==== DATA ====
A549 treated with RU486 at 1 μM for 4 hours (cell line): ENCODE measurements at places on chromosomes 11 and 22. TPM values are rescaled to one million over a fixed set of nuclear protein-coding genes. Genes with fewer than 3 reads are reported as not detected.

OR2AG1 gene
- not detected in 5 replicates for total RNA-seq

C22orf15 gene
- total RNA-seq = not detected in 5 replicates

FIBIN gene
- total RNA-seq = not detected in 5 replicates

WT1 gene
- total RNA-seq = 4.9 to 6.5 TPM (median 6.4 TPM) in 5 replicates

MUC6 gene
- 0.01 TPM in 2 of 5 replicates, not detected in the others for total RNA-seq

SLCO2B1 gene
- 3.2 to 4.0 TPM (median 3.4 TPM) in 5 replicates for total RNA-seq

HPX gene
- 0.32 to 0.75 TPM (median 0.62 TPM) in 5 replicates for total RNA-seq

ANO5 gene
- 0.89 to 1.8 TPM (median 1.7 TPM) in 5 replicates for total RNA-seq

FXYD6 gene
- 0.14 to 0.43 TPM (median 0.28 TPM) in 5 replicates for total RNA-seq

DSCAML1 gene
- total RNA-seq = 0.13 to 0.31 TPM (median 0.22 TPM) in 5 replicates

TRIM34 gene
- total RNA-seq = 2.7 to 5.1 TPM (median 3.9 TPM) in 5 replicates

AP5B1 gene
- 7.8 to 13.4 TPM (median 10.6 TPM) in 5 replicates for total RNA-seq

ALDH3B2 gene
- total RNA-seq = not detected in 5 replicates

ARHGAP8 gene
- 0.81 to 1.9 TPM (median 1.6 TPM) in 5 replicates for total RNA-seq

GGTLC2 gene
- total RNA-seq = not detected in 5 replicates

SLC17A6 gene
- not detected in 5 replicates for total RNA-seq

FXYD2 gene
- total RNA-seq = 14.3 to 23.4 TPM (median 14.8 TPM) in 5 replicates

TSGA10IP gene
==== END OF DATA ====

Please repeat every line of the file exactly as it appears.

A549 treated with RU486 at 1 μM for 4 hours (cell line): ENCODE measurements at places on chromosomes 11 and 22. TPM values are rescaled to one million over a fixed set of nuclear protein-coding genes. Genes with fewer than 3 reads are reported as not detected.

OR2AG1 gene
- not detected in 5 replicates for total RNA-seq

C22orf15 gene
- total RNA-seq = not detected in 5 replicates

FIBIN gene
- total RNA-seq = not detected in 5 replicates

WT1 gene
- total RNA-seq = 4.9 to 6.5 TPM (median 6.4 TPM) in 5 replicates

MUC6 gene
- 0.01 TPM in 2 of 5 replicates, not detected in the others for total RNA-seq

SLCO2B1 gene
- 3.2 to 4.0 TPM (median 3.4 TPM) in 5 replicates for total RNA-seq

HPX gene
- 0.32 to 0.75 TPM (median 0.62 TPM) in 5 replicates for total RNA-seq

ANO5 gene
- 0.89 to 1.8 TPM (median 1.7 TPM) in 5 replicates for total RNA-seq

FXYD6 gene
- 0.14 to 0.43 TPM (median 0.28 TPM) in 5 replicates for total RNA-seq

DSCAML1 gene
- total RNA-seq = 0.13 to 0.31 TPM (median 0.22 TPM) in 5 replicates

TRIM34 gene
- total RNA-seq = 2.7 to 5.1 TPM (median 3.9 TPM) in 5 replicates

AP5B1 gene
- 7.8 to 13.4 TPM (median 10.6 TPM) in 5 replicates for total RNA-seq

ALDH3B2 gene
- total RNA-seq = not detected in 5 replicates

ARHGAP8 gene
- 0.81 to 1.9 TPM (median 1.6 TPM) in 5 replicates for total RNA-seq

GGTLC2 gene
- total RNA-seq = not detected in 5 replicates

SLC17A6 gene
- not detected in 5 replicates for total RNA-seq

FXYD2 gene
- total RNA-seq = 14.3 to 23.4 TPM (median 14.8 TPM) in 5 replicates

TSGA10IP gene